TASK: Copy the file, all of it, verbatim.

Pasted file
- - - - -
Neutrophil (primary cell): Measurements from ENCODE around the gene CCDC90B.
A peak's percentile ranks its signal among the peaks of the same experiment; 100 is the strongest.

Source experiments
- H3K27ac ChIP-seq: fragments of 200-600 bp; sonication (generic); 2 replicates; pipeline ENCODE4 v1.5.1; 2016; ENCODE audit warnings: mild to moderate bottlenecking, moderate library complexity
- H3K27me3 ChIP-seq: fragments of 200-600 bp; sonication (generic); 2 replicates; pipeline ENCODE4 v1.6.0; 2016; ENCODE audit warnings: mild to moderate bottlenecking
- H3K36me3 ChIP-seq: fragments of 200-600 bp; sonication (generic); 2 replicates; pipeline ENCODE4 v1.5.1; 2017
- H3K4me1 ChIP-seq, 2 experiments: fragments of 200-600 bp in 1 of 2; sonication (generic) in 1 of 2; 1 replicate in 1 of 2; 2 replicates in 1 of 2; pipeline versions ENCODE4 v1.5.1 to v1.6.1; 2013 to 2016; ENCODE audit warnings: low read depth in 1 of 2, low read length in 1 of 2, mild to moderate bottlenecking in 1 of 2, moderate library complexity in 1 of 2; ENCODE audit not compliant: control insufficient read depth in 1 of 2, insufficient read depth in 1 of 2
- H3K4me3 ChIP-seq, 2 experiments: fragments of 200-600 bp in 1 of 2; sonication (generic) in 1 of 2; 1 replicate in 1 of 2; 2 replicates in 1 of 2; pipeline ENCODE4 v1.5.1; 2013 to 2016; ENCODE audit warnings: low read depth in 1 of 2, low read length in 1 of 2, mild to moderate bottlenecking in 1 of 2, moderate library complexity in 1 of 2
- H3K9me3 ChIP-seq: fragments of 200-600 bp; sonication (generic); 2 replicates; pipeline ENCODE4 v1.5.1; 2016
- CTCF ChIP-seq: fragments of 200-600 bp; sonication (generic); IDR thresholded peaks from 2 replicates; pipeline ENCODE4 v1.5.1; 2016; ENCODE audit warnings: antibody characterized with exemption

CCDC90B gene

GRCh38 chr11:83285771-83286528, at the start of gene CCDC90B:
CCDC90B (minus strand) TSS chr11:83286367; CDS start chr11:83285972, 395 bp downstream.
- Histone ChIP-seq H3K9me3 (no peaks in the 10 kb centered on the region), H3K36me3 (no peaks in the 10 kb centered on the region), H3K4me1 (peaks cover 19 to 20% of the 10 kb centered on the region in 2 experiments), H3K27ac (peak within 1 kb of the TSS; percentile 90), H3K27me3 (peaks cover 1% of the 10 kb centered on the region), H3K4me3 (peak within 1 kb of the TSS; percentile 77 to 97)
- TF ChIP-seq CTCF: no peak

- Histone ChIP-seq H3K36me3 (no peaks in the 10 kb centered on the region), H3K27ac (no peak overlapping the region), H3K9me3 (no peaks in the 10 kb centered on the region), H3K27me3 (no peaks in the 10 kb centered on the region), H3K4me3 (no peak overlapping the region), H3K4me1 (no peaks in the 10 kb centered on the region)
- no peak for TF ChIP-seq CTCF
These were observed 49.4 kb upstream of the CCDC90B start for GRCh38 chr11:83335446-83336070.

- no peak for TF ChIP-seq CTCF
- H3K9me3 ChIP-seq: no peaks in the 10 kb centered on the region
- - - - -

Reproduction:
Neutrophil (primary cell): Measurements from ENCODE around the gene CCDC90B.
A peak's percentile ranks its signal among the peaks of the same experiment; 100 is the strongest.

Source experiments
- H3K27ac ChIP-seq: fragments of 200-600 bp; sonication (generic); 2 replicates; pipeline ENCODE4 v1.5.1; 2016; ENCODE audit warnings: mild to moderate bottlenecking, moderate library complexity
- H3K27me3 ChIP-seq: fragments of 200-600 bp; sonication (generic); 2 replicates; pipeline ENCODE4 v1.6.0; 2016; ENCODE audit warnings: mild to moderate bottlenecking
- H3K36me3 ChIP-seq: fragments of 200-600 bp; sonication (generic); 2 replicates; pipeline ENCODE4 v1.5.1; 2017
- H3K4me1 ChIP-seq, 2 experiments: fragments of 200-600 bp in 1 of 2; sonication (generic) in 1 of 2; 1 replicate in 1 of 2; 2 replicates in 1 of 2; pipeline versions ENCODE4 v1.5.1 to v1.6.1; 2013 to 2016; ENCODE audit warnings: low read depth in 1 of 2, low read length in 1 of 2, mild to moderate bottlenecking in 1 of 2, moderate library complexity in 1 of 2; ENCODE audit not compliant: control insufficient read depth in 1 of 2, insufficient read depth in 1 of 2
- H3K4me3 ChIP-seq, 2 experiments: fragments of 200-600 bp in 1 of 2; sonication (generic) in 1 of 2; 1 replicate in 1 of 2; 2 replicates in 1 of 2; pipeline ENCODE4 v1.5.1; 2013 to 2016; ENCODE audit warnings: low read depth in 1 of 2, low read length in 1 of 2, mild to moderate bottlenecking in 1 of 2, moderate library complexity in 1 of 2
- H3K9me3 ChIP-seq: fragments of 200-600 bp; sonication (generic); 2 replicates; pipeline ENCODE4 v1.5.1; 2016
- CTCF ChIP-seq: fragments of 200-600 bp; sonication (generic); IDR thresholded peaks from 2 replicates; pipeline ENCODE4 v1.5.1; 2016; ENCODE audit warnings: antibody characterized with exemption

CCDC90B gene

GRCh38 chr11:83285771-83286528, at the start of gene CCDC90B:
CCDC90B (minus strand) TSS chr11:83286367; CDS start chr11:83285972, 395 bp downstream.
- Histone ChIP-seq H3K9me3 (no peaks in the 10 kb centered on the region), H3K36me3 (no peaks in the 10 kb centered on the region), H3K4me1 (peaks cover 19 to 20% of the 10 kb centered on the region in 2 experiments), H3K27ac (peak within 1 kb of the TSS; percentile 90), H3K27me3 (peaks cover 1% of the 10 kb centered on the region), H3K4me3 (peak within 1 kb of the TSS; percentile 77 to 97)
- TF ChIP-seq CTCF: no peak

- Histone ChIP-seq H3K36me3 (no peaks in the 10 kb centered on the region), H3K27ac (no peak overlapping the region), H3K9me3 (no peaks in the 10 kb centered on the region), H3K27me3 (no peaks in the 10 kb centered on the region), H3K4me3 (no peak overlapping the region), H3K4me1 (no peaks in the 10 kb centered on the region)
- no peak for TF ChIP-seq CTCF
These were observed 49.4 kb upstream of the CCDC90B start for GRCh38 chr11:83335446-83336070.

- no peak for TF ChIP-seq CTCF
- H3K9me3 ChIP-seq: no peaks in the 10 kb centered on the region